AN EVALUATION OF STRESS IN NURSING PLACEMENTS
Aim: To review current research and evaluate stress in nursing placements from the student’s perspective and identify an area for service improvement. Methods: A critical review of the literature using a systemic search of the databases CINAHL and Medline. Findings: The most common sources of stress relate to; fear of unfamiliar situations, mistakes with patients, handling medication and medical equipment. In general, no changes occur at the different stage of the student’s university education or placement. Conclusions: It is vital that students are helped to realise what their stressors are and appropriate ways in which to cope with them. As it’s is recognised that elevated levels of stress and burnout may have a negative effect on patient care and increased rates of errors (Aiken et al. 2002, Van der Linden et al. 2005, Elfering et al. 2006). By teaching students to recognise stress and develop effective coping mechanisms, there is potential for service improvement paving the pathway for a positive nursing career
What is known about this topic?
- Quantitative methods dominate research on nursing student stress
- A search of the literature reveals a considerable number of studies focused on nursing students’ views and placement experiences;
What does this review add?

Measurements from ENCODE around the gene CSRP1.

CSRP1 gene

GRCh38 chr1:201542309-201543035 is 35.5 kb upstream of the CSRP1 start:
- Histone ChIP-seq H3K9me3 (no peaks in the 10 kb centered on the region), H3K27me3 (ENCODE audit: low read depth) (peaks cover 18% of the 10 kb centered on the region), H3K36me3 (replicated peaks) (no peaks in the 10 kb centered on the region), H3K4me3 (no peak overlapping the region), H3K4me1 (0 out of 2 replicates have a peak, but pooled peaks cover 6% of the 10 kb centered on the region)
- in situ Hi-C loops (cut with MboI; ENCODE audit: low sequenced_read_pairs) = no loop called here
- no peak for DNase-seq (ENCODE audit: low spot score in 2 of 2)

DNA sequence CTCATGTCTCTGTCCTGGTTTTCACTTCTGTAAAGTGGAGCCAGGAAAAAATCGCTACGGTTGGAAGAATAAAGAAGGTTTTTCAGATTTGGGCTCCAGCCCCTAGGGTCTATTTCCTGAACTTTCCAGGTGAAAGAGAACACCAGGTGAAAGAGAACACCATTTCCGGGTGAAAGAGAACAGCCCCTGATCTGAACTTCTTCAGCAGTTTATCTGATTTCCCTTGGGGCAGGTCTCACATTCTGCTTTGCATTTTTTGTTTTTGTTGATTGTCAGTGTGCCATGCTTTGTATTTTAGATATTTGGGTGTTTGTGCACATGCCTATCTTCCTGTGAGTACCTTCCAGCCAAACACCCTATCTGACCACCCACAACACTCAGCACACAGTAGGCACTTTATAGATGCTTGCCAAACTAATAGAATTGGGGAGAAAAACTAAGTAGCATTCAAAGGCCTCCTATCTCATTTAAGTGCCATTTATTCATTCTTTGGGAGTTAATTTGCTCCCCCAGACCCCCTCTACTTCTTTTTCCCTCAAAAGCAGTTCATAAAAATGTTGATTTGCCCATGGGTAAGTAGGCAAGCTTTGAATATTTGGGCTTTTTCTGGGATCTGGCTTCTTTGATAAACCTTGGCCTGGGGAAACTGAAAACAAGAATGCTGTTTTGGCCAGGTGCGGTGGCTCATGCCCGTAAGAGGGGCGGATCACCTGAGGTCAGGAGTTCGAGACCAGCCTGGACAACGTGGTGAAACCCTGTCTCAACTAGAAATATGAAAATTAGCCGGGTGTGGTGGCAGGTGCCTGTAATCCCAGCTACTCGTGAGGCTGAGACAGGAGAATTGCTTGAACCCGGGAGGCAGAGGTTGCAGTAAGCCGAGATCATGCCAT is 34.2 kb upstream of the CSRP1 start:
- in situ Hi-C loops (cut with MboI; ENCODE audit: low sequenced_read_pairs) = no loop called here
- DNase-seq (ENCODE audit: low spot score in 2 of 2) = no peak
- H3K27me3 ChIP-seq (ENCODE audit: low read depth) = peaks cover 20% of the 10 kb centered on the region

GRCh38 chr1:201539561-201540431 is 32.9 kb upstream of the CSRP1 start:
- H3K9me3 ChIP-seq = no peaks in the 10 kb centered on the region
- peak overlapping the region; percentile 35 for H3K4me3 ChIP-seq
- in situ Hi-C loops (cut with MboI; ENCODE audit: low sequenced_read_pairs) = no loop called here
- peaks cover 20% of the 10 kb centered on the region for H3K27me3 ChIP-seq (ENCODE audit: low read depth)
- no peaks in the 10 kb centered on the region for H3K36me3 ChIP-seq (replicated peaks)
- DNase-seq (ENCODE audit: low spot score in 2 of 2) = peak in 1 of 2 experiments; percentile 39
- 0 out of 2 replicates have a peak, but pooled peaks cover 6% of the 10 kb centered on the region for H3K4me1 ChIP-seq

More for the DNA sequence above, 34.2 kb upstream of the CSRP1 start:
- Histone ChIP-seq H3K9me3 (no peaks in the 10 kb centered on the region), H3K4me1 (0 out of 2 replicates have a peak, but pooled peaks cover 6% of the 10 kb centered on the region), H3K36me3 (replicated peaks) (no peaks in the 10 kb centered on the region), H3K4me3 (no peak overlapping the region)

The means of implementing a service improvement plan by preparing students for potential stressors in clinical placement, this can help students be able to develop coping mechanisms for their future career such as stress management training.
Keywords: Nursing student, stress, clinical placements, burn out.
The feeling of being under endless psychological or emotional pressure can turn into stress when you feel unable to cope with demands (NHS Choices, 2017).
Student nurses are not only forced to deal with the academic stress whilst attending university but in addition to this they face the stress and pressure at their workplace during clinical placements across all years. Some of the most common and reoccurring factors resulting in stress are: a feeling of being overwhelmed, time pressures excessive workloads, making decisions, continuous changes and a fear of mistakes whilst on placement (Bennett et al, 2001, Bennett, 2002; Jones and Johnston, 2000; Mcvicar, 2003).
A report from The Royal College of Nursing found that nurses experience stress when they are unable to cope with the work load or environment (RCN, 2015). It’s important to recognise that stress in turn not only effects the person but can adversely affect the delivery of patient care.
Being a nurse can mean high work demands with a combination of too much responsibility can result in a loss of compassion for patients and increased incidences of clinical errors and therefore effecting the quality of care given to patients (Teng, 2010).
Some of the stressors of being a nurse are continuous throughout their career. Nursing is a job that is constantly changing through evidence-based research. Maintaining competences throughout their career can be challenging. Keeping up to date with local policies, manual handing, training courses etc. It’s imperative for nurses and midwives to practice in line with the best available research and to achieve this they must ensure any information or advice given is evidence base, including information related to using any healthcare products or services (NMC, 2015). ‘’Nurses must maintain the knowledge and skills needed for safe and effective practice’’ (NMC, 2015). Nurses work in environments that are constantly changing and developing, this can be stressful for students to adapt.